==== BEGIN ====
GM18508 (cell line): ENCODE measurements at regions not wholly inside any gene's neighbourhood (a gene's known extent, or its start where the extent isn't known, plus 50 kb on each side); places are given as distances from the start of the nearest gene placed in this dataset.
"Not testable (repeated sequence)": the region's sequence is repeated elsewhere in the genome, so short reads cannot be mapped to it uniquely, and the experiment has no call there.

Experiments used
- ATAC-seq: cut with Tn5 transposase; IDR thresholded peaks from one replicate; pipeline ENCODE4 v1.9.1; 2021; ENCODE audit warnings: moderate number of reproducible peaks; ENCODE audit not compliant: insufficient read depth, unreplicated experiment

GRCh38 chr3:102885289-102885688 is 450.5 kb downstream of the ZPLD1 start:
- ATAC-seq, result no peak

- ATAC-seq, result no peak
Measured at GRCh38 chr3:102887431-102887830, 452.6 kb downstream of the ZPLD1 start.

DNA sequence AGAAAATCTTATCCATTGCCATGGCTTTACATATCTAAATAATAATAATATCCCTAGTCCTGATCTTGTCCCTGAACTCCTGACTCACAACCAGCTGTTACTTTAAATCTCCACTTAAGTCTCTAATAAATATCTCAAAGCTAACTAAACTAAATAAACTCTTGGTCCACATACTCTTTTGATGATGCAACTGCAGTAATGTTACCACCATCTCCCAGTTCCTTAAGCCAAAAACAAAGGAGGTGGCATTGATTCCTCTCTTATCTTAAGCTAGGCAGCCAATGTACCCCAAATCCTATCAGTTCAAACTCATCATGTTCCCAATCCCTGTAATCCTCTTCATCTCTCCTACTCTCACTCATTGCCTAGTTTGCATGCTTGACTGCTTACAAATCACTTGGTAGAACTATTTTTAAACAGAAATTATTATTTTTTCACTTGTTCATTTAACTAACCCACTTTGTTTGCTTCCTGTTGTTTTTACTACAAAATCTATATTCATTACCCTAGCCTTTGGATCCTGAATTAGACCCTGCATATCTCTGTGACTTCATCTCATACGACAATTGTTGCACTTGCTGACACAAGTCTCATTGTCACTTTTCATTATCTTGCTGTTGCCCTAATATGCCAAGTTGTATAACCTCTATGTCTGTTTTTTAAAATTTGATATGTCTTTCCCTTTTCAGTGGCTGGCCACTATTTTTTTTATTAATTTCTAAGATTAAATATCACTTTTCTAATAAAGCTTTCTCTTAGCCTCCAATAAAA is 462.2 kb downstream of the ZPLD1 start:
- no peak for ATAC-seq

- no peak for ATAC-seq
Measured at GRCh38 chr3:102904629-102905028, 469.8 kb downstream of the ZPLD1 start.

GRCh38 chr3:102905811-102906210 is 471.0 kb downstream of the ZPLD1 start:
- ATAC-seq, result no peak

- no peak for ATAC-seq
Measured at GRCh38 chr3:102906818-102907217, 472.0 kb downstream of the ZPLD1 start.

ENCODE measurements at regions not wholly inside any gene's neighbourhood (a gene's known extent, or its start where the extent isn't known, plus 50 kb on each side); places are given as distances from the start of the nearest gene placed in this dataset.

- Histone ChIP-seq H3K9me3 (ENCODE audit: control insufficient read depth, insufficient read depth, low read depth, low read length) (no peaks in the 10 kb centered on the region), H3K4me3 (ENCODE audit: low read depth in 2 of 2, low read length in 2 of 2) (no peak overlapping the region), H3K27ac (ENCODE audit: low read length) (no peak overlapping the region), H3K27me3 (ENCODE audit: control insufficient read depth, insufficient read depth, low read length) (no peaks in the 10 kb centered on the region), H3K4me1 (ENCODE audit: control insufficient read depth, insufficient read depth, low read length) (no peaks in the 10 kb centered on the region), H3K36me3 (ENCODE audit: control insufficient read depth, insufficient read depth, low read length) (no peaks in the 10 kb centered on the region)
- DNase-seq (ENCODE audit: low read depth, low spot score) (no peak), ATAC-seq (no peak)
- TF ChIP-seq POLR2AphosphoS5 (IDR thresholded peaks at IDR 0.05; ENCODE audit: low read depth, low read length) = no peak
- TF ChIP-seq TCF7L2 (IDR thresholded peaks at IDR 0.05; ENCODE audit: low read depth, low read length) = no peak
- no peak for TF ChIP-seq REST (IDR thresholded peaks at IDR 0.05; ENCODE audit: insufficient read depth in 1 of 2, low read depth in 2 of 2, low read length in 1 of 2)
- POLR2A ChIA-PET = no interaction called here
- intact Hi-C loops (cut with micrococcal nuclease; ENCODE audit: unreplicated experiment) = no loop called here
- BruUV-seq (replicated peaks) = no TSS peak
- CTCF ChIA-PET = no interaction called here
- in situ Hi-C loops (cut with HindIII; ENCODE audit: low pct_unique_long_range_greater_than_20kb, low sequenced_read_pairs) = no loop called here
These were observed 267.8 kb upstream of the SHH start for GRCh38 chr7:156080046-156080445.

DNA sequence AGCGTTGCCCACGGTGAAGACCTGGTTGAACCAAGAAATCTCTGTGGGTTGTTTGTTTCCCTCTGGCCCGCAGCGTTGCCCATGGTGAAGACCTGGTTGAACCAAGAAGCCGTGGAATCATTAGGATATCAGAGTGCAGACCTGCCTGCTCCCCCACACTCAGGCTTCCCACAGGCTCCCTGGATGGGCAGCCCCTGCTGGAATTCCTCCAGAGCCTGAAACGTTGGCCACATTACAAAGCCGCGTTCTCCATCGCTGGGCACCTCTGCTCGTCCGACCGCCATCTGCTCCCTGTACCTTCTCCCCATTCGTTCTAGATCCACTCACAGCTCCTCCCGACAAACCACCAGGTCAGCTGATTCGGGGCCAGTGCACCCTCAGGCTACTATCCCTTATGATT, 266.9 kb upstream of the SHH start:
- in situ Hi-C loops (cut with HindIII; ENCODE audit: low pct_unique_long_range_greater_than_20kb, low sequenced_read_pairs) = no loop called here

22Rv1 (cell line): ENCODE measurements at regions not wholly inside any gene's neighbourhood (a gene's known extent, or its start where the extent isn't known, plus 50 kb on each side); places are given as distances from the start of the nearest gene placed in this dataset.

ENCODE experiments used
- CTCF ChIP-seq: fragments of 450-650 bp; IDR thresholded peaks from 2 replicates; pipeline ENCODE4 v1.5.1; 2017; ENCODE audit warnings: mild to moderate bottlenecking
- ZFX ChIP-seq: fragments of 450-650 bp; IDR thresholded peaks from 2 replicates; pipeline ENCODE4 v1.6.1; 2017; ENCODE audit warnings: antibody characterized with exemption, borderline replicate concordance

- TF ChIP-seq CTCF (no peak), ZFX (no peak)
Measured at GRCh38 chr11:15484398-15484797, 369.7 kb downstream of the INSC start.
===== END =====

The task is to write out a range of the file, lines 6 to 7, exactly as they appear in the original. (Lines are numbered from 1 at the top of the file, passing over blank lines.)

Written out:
- ATAC-seq, result no peak

- ATAC-seq, result no peak